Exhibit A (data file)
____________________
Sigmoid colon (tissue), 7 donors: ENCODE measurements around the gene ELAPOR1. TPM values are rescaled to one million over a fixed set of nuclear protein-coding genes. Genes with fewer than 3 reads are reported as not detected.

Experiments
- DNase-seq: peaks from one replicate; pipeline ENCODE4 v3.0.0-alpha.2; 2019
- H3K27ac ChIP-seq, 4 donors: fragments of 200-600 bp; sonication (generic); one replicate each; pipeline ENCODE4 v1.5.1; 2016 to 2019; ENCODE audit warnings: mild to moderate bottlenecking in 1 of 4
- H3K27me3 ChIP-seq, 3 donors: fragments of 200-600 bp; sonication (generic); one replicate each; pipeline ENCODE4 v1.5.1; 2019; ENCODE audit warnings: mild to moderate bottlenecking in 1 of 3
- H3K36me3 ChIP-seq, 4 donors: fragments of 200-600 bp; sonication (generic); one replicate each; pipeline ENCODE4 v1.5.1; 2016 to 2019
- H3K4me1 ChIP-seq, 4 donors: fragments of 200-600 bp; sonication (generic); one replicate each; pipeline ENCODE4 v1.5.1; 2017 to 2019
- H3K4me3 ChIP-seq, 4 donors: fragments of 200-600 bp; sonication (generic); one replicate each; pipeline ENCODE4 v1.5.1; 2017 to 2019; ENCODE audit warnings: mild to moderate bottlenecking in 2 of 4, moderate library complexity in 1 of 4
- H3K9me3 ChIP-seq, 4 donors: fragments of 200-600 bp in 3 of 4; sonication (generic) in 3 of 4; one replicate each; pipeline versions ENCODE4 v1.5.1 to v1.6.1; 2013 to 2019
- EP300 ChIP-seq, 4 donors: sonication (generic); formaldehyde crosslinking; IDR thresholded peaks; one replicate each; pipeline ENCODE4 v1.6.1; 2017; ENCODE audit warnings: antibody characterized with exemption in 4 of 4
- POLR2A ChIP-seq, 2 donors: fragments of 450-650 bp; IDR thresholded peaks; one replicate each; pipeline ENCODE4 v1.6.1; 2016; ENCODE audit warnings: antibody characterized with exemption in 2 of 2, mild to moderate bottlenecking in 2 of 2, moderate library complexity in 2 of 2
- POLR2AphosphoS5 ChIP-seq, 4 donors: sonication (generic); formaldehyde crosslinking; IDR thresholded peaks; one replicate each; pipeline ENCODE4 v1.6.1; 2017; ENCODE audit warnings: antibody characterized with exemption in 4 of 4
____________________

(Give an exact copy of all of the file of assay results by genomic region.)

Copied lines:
Sigmoid colon (tissue), 7 donors: ENCODE measurements around the gene ELAPOR1. TPM values are rescaled to one million over a fixed set of nuclear protein-coding genes. Genes with fewer than 3 reads are reported as not detected.

Experiments
- DNase-seq: peaks from one replicate; pipeline ENCODE4 v3.0.0-alpha.2; 2019
- H3K27ac ChIP-seq, 4 donors: fragments of 200-600 bp; sonication (generic); one replicate each; pipeline ENCODE4 v1.5.1; 2016 to 2019; ENCODE audit warnings: mild to moderate bottlenecking in 1 of 4
- H3K27me3 ChIP-seq, 3 donors: fragments of 200-600 bp; sonication (generic); one replicate each; pipeline ENCODE4 v1.5.1; 2019; ENCODE audit warnings: mild to moderate bottlenecking in 1 of 3
- H3K36me3 ChIP-seq, 4 donors: fragments of 200-600 bp; sonication (generic); one replicate each; pipeline ENCODE4 v1.5.1; 2016 to 2019
- H3K4me1 ChIP-seq, 4 donors: fragments of 200-600 bp; sonication (generic); one replicate each; pipeline ENCODE4 v1.5.1; 2017 to 2019
- H3K4me3 ChIP-seq, 4 donors: fragments of 200-600 bp; sonication (generic); one replicate each; pipeline ENCODE4 v1.5.1; 2017 to 2019; ENCODE audit warnings: mild to moderate bottlenecking in 2 of 4, moderate library complexity in 1 of 4
- H3K9me3 ChIP-seq, 4 donors: fragments of 200-600 bp in 3 of 4; sonication (generic) in 3 of 4; one replicate each; pipeline versions ENCODE4 v1.5.1 to v1.6.1; 2013 to 2019
- EP300 ChIP-seq, 4 donors: sonication (generic); formaldehyde crosslinking; IDR thresholded peaks; one replicate each; pipeline ENCODE4 v1.6.1; 2017; ENCODE audit warnings: antibody characterized with exemption in 4 of 4
- POLR2A ChIP-seq, 2 donors: fragments of 450-650 bp; IDR thresholded peaks; one replicate each; pipeline ENCODE4 v1.6.1; 2016; ENCODE audit warnings: antibody characterized with exemption in 2 of 2, mild to moderate bottlenecking in 2 of 2, moderate library complexity in 2 of 2
- POLR2AphosphoS5 ChIP-seq, 4 donors: sonication (generic); formaldehyde crosslinking; IDR thresholded peaks; one replicate each; pipeline ENCODE4 v1.6.1; 2017; ENCODE audit warnings: antibody characterized with exemption in 4 of 4